Global Interest Rate Movements - October 2012: Almost half of central banks worldwide cut rates in first 10 months
November 6, 2012 Central Bank News
Almost half of the world’s central banks followed by Central Bank News (CBN) cut policy interest rates in the first 10 months of 2012, with banks becoming increasingly aggressive in easing as the global economic slowdown worsened.
By the end of October this year, 47 percent of the 88 central banks followed by CBN cut interest rates, up from 34 percent at the end of the first half and 27 percent at the end of the first quarter.
Demonstrating central banks’ determination to stimulate growth amid low inflationary pressure, rates were cut more times in the first 10 months than held held unchanged. In contrast, the most common decisions by central banks in the first six months of the year was to keep rates steady.
In the first 10 months, 41 central banks cut rates compared with 37 banks that held rates unchanged. After the first six months of this year, 29 central banks cut rates while 48 kept rates unchanged.
Monetary policy has in fact been loosened even more than reflected in these figures as they don’t capture the quantitative easing that has been adopted by the three major central banks that have already cut rates to effectively zero: the U.S. Federal Reserve, the Bank of Japan and the Bank of England.
In the month of October, 13 central banks, or 15 percent, cut rates while 73 banks, or 83 percent, kept rates unchanged. Only two central banks, those in Serbia and Zambia, raised rates.
Uganda has been the global leader in cutting rates this year, chopping its key rate by 200 basis points in October, boosting its cumulative rate reduction for the first 10 months to 1,000 basis points, reflecting a sharp drop in inflation.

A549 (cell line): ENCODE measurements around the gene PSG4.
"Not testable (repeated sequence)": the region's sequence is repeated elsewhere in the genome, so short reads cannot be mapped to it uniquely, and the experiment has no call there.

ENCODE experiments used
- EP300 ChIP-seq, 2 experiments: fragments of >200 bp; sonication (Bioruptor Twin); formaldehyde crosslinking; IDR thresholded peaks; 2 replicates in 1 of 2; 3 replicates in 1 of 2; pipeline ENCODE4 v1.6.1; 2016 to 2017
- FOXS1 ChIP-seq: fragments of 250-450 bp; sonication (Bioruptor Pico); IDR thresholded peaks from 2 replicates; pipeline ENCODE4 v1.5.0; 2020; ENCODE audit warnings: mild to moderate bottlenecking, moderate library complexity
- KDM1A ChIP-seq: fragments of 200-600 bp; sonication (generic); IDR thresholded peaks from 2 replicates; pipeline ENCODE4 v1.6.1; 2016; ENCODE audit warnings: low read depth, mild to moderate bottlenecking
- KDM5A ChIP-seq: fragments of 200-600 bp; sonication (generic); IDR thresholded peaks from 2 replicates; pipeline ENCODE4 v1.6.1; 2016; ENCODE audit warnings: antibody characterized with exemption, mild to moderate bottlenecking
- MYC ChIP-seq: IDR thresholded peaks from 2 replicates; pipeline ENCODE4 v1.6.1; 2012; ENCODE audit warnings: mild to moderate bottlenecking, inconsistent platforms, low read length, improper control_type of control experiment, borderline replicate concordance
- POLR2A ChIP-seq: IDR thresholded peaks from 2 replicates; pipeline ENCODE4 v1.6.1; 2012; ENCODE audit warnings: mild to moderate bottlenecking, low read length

Other major rate cutters this year include frontier market Vietnam, with 500 basis points cut in 10 months, Mozambique with 450 basis points and Moldova with 400 points.
Brazil is not only the top rate cutter among emerging markets with 375 basis points cut so far this year, but also the fifth most aggressive rate cutter worldwide.
AUSTRALIA ON TOP, BUT EMERGING MARKETS AGGRESSIVE
Australia is the top rate cutter among developed markets this year, having trimmed rates by 100 basis points.
But, as expected, central banks in emerging markets have been the most aggressive in cutting rates this year, with 28 percent of emerging market banks cutting in October, compared with 15 percent of developed market central banks and 15 percent of frontier market central banks.
Through October, a total of 71 percent of emerging market central banks have cut rates compared with 46 percent of developed market central banks and 40 percent of central banks in frontier markets.
On average the 41 central banks that cut rates in the first 10 months reduced rates by 1.44 percentage points.The average rate rise by the 10 central banks that raised rates through October was 14.25 percentage points but that figure was skewed by Malawi’s 800 basis points hike. Excluding Malawi, rates were increased by 70 basis points, with 25 basis points the most common rise.
INTEREST RATE CUTS, YEAR-TO-DATE IN BASIS POINTS, OCTOBER 2012: